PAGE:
The explosion area was inspected immediately after the bodies had been removed by officials and Messrs. Hudspeth and Frazer, Senior Inspectors but no cause was found and a more detailed inspection was made the following day when all the gas had been cleared. There was a consensus of idea that the explosion originated at the face of No.12 heading. Two days after, when work to restore the ventilation was going on, a shot-firer’s firing key and a cable stretching out up the heading was found. One of the wires had been attached to the battery and the other had apparently been held on to or under the fixing nut and had slipped off. The body of Wilson, the shot-firer, was found 30 feet further inbye.
When the coal was reached, the inner end of the cable was found lying on the floor with part of one detonator lead attached to it. There were two shot holes in the upper past of the coal, one of the left and one on the right. The hole on the left was 29 inches from the roof and had been fired but it was evident that the shot had blown out. The right hand shot had not been fired. All the evidence pointed to the explosion being caused by this blow out shot. After hearing all the evidence, Dr. Richard Vernon Wheeler, Professor of Fuel technology at the University of Sheffield and the Director of the Mines Department Experimental Station, said –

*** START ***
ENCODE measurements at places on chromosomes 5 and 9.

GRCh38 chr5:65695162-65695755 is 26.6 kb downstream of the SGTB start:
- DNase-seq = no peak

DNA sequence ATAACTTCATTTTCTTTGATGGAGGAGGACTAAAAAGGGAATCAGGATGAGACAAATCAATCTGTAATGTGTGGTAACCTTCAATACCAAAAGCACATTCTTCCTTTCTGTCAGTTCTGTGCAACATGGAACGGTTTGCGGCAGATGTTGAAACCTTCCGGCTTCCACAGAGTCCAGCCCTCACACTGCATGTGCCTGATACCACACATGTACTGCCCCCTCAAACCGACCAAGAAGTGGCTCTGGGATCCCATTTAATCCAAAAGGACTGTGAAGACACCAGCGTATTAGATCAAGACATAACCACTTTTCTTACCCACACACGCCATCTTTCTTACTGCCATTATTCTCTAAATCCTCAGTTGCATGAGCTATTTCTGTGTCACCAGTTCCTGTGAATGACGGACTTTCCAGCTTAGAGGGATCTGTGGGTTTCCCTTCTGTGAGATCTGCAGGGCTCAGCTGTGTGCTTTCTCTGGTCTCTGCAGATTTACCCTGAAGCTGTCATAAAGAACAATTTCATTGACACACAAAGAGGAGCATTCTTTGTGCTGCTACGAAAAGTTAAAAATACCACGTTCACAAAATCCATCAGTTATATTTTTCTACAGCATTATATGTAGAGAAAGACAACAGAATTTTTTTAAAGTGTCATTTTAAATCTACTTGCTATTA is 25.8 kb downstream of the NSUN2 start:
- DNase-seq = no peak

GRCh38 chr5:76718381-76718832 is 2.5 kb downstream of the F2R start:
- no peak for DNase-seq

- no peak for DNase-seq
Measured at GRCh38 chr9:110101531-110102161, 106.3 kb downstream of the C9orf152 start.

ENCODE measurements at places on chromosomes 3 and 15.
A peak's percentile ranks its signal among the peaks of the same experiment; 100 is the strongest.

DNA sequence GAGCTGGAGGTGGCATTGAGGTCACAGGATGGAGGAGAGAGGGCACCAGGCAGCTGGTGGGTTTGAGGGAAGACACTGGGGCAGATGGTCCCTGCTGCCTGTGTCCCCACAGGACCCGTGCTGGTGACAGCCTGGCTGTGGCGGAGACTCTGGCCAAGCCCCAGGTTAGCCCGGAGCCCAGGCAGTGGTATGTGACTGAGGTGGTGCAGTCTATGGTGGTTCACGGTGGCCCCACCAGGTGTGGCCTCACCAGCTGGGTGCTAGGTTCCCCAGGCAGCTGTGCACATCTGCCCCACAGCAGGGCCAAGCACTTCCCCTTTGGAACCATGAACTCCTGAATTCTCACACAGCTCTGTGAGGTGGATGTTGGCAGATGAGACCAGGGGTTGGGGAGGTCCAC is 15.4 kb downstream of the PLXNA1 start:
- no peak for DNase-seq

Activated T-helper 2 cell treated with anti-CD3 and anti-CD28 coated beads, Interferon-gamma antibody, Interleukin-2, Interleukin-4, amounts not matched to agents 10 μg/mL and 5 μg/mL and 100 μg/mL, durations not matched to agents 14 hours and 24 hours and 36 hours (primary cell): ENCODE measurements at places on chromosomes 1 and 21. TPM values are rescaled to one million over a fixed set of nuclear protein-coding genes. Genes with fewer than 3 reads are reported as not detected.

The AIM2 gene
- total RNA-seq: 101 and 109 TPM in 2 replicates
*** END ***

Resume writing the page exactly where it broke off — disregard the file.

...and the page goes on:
“I have heard nothing mentioned in evidence and seen nothing that had been recorded o the plans and heard nothing from individual with whom I have talked which conflicts with the idea that this has been a coal dust explosion. Whether or not the initial ignition of that dust has been aided by the presence of firedamp it is difficult, if not impossible, to say, but I would suspect that it has been, because of the difficulty with which the dust itself is ignited. As I say, I have heard nothing in evidence which conflicts with this being a coal dust explosion, and to my mind it was a simple instance of what the inflammation of coal dust can do and would do underground.”